James Bond’s been, Indiana Jones has been, Charlie Chan’s been, Hetty Feather’s been, Asterix has been, Paddington’s been and caused chaos. Of course he did. A trip to the circus has proved impossible to resist for so many writers and film-makers ever since the cry of “Roll-up, roll-up” echoed from the first big top. I’ve been twice; both my children’s books feature a circus.
“The circus is good for you,” declared Ernest Hemingway. “It is the only spectacle I know that, while you watch it, gives the quality of a truly happy dream.”
There is certainly something dreamlike about the circus – though I don’t see that dream as always a happy one – and that is why it holds such appeal for writers. There’s an air of mystery and improbability to the circus, circus people do things others can’t. They don’t keep their feet on the ground.
“Welcome to the magic world of the circus, a world where anything can be,” says Pingali in my new book, The Acrobats of Agra. Or as Katherine Rundell put it in her last book, The Good Thieves, “Vita pushed the door open, and found herself in another country.”
In the Acrobats I use the circus in part as sanctuary. A circus is full of extraordinary people, so much difference, so in 19th-century India it offers a way for a British girl and an Indian boy to be together. Through their adventures across a country enflamed by the 1857 rebellion, Beatrice suggests ways they might find a safe haven together. Bea’s a newcomer to India, naïve to the realities of life for so many Indians under British rule. Pin is her age, but their lives and experiences are as distant as the earth from the sun.
Running away to the circus is a theme that’s featured in stories for children – and adults – since the circus as we know it emerged towards the end of the 18th century. By 1857 the travelling circus was growing in popularity. Philip Astley, a former British cavalryman, is credited as starting the circus when he added acrobats, rope dancers and jugglers to his horse show. An American, Joshuah Purdy Brown, came up with the idea of the Big Top and from there the circus packed its bags. European circuses toured the US, Cuba, South America, China, Russia and India. And as they went they collected people and acts from the countries they visited – plate spinners and acrobats from China for example.
In an era that witnessed a heightened sense of nationalism across Europe, with the great powers scrambling ruthlessly to expand their empires, these circuses were places where different nationalities intermingled happily. Places where difference was, it would seem, accepted more than the societal norm.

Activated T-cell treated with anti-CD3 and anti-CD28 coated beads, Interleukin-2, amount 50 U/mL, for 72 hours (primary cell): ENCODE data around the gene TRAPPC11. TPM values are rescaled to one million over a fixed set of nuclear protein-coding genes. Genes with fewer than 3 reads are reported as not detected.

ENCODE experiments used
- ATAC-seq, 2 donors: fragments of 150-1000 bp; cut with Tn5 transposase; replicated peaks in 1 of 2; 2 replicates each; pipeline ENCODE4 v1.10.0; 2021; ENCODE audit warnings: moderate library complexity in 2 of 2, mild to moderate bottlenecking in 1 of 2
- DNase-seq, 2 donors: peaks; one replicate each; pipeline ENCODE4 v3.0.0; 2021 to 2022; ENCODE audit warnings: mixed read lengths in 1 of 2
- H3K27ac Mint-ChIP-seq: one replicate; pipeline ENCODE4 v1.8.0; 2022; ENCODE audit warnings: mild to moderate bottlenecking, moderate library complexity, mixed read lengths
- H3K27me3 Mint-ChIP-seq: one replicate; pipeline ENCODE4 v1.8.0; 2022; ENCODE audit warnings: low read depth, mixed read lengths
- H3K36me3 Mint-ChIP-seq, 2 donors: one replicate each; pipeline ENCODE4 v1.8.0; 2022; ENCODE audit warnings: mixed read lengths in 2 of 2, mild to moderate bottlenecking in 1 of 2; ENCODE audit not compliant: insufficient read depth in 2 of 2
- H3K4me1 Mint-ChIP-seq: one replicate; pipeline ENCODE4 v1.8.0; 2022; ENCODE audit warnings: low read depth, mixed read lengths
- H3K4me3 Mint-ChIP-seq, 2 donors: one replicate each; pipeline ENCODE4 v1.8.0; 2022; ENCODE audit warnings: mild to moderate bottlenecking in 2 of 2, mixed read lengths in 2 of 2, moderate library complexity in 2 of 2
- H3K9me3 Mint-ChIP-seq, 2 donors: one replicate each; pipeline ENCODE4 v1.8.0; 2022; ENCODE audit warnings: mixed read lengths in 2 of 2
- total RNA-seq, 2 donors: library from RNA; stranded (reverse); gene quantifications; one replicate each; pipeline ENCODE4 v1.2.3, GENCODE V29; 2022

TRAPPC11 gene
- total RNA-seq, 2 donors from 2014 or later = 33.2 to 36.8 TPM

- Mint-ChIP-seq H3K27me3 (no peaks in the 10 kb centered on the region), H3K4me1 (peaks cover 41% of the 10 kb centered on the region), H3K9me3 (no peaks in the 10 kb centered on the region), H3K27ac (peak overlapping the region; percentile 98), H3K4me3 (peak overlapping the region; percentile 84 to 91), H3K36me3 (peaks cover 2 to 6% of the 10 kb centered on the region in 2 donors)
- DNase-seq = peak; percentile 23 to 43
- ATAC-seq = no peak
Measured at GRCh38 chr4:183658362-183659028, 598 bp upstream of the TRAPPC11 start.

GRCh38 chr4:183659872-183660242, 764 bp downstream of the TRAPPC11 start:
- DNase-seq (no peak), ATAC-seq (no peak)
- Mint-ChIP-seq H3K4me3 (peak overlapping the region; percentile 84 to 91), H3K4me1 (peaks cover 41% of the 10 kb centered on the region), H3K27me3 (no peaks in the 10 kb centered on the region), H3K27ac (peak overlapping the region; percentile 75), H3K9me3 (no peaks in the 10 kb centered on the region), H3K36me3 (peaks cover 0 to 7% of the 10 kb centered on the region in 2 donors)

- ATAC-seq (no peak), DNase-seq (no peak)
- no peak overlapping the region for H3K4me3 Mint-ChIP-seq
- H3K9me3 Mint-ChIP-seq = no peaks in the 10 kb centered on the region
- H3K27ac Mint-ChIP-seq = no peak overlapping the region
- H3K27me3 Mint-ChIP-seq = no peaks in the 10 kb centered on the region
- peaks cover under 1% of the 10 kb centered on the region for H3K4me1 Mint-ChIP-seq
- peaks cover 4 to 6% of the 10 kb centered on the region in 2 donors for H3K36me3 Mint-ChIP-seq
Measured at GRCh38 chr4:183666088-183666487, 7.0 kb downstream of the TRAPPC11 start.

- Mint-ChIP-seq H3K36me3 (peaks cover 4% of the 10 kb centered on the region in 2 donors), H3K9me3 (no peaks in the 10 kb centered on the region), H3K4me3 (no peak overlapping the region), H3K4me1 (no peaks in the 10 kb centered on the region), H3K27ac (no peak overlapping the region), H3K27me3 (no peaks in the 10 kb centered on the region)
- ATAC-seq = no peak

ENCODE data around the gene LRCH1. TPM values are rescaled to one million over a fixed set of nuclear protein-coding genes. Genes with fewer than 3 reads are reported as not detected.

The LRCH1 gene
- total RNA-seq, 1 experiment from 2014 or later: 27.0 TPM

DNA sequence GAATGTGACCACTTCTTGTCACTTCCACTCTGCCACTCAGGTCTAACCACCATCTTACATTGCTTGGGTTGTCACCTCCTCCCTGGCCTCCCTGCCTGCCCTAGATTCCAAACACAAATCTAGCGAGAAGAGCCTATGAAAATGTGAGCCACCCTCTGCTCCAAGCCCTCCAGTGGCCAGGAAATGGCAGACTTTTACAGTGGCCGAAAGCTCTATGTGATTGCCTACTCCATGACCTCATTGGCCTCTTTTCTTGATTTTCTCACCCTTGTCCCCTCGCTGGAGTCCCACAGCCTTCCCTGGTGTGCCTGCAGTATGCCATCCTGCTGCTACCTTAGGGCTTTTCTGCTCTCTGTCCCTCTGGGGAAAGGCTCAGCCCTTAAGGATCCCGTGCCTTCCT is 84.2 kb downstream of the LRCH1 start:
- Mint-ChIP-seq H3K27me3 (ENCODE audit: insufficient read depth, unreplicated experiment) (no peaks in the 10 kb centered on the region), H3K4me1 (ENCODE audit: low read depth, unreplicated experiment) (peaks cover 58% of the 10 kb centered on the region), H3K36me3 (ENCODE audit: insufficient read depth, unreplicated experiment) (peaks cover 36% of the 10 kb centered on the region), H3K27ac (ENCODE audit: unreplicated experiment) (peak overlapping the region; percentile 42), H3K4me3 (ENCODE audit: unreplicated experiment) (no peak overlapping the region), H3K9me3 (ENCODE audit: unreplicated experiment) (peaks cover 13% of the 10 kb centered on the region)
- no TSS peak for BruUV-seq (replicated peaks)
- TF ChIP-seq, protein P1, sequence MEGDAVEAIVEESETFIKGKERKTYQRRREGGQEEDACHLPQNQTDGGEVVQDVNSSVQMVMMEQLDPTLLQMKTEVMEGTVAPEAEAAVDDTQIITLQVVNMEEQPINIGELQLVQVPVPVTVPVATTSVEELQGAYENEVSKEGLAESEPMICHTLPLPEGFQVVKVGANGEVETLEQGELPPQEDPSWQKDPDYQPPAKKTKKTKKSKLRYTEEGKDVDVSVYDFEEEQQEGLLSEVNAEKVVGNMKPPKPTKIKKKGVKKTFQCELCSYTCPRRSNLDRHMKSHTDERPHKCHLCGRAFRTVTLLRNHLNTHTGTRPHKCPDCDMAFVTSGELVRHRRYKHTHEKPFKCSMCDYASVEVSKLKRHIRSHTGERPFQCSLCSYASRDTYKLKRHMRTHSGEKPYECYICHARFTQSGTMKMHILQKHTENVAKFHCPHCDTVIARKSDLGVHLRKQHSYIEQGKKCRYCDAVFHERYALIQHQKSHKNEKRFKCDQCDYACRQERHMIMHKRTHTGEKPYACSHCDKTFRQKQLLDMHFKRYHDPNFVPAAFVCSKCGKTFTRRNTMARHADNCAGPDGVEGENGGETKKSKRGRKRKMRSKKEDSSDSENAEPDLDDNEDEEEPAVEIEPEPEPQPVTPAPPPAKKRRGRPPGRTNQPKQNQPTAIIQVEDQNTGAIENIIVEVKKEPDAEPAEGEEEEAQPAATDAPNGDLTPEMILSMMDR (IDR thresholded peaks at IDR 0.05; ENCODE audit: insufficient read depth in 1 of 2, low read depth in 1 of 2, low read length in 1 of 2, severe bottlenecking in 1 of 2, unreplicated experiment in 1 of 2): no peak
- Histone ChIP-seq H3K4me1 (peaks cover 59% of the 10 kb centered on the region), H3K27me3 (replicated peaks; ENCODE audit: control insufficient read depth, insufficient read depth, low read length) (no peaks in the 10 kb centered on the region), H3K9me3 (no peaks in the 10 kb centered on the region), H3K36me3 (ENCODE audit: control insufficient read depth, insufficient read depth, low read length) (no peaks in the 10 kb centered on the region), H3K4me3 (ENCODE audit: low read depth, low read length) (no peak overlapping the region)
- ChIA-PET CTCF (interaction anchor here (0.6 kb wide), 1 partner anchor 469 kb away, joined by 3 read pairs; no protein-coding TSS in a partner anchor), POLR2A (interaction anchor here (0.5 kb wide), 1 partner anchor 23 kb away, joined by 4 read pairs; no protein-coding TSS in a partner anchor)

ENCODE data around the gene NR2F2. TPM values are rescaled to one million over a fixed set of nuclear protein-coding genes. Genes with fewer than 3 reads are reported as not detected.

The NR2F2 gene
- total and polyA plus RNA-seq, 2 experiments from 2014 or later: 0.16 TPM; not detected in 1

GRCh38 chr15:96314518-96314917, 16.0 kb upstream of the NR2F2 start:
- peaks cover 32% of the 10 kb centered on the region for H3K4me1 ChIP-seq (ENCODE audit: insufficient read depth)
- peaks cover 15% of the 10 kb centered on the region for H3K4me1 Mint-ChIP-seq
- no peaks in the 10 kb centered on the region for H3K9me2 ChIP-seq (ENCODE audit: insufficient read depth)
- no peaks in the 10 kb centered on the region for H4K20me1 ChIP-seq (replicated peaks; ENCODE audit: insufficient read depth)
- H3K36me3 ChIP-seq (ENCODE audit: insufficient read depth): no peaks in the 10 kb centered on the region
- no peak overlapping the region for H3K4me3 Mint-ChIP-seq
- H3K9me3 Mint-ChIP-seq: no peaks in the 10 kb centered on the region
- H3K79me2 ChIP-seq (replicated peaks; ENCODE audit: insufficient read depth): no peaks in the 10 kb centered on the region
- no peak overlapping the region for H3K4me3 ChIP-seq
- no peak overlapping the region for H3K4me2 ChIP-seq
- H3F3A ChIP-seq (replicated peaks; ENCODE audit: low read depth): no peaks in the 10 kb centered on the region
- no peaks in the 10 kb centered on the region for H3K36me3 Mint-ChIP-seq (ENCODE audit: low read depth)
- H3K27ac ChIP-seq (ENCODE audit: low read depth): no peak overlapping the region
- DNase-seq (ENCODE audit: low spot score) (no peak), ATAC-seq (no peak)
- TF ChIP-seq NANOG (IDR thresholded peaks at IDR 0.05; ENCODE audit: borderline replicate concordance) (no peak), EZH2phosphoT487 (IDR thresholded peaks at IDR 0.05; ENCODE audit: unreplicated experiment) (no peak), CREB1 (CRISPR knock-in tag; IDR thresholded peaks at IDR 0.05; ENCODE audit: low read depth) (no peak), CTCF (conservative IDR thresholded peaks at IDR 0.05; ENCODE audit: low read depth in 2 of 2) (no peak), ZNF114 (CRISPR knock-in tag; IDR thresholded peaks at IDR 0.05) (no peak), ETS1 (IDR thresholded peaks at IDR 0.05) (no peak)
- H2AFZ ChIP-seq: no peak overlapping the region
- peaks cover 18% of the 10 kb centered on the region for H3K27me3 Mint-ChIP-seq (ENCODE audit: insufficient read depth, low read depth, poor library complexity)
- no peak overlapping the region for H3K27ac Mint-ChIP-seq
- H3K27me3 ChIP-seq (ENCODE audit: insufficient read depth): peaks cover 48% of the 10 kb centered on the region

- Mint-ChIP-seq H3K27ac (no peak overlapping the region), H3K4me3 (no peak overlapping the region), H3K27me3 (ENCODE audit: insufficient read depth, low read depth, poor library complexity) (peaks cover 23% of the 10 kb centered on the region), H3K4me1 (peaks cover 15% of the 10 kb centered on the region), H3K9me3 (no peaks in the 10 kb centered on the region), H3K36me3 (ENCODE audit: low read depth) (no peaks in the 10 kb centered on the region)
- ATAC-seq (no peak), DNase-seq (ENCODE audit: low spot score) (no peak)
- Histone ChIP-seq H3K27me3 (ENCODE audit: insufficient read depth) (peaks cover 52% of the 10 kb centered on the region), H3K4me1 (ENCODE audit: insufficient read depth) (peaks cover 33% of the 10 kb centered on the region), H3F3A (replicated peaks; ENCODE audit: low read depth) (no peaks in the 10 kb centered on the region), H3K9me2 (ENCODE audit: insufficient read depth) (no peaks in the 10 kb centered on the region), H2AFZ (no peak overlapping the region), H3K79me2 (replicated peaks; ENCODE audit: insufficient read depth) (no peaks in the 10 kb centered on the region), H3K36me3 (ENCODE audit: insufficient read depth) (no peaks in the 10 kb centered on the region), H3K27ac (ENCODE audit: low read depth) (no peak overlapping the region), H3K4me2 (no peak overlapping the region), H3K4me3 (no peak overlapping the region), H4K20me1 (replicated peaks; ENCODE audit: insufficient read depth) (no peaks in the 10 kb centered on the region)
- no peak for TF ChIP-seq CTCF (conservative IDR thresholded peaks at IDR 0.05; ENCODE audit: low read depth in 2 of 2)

Of course, there is another side. “Jacques had the circus in his blood,” Bea discovers in the Acrobats. “He could somersault before he could walk. He knew it was all an act, a pretend world; from the outside magical and fantastical and dazzling and sparkling. From the inside… well, all that glitters is not gold.”
A decade or so earlier PT Barnum had introduced General Tom Thumb – real name Charles Stratton – to Queen Victoria. Barnum wanted to make money; he was an exploiter of his acts and audiences. But was there also some good in what he was doing for his acts, as depicted in The Greatest Showman?
In my first book, The Tzar’s Curious Runaways, Peter the Great’s Circus of Curiosities is the starting point for the story. Peter collected people with disabilities and made them perform for him and his court, where they were mocked and abused. As was most of the Court. Peter was an extraordinary man, capable of extreme cruelty and great acts of leadership. 18th-century Russia was a cruel place. His Curiosities were often safer and treated better as part of his Court than they would have been outside it. Is that an argument in his favour? History is complicated, rarely cut and dried.
For my characters, Kamal the fire-eater and Jacques the acrobat, the circus is the only home they know. It’s canvas walls protect them, the people within an extended family.
What I love about the circus and acrobats in particular is firstly they are doing something so far beyond my capability and courage. Watching an acrobat makes me feel much as Bea does in the opening to the Acrobats, swept away by the performance, head tipped back in spellbound admiration.
There’s a broader fascination too. This is the circus as an ideal. As a writer it can be used as a place where differences can be forgotten. A place where, in mine and my characters’ dreams, Bea, Jacques and Pin, three children from contrasting worlds can be together in a world of their own and we get to sit in the stands and see how happy they are.
THE ACROBATS OF AGRA by Robin Scott-Elliot out now in paperback
(£8.99, Everything with Words)
Follow Robin Scott Elliot on twitter @RobinScottEllio and find out more at robinscottelliot.com
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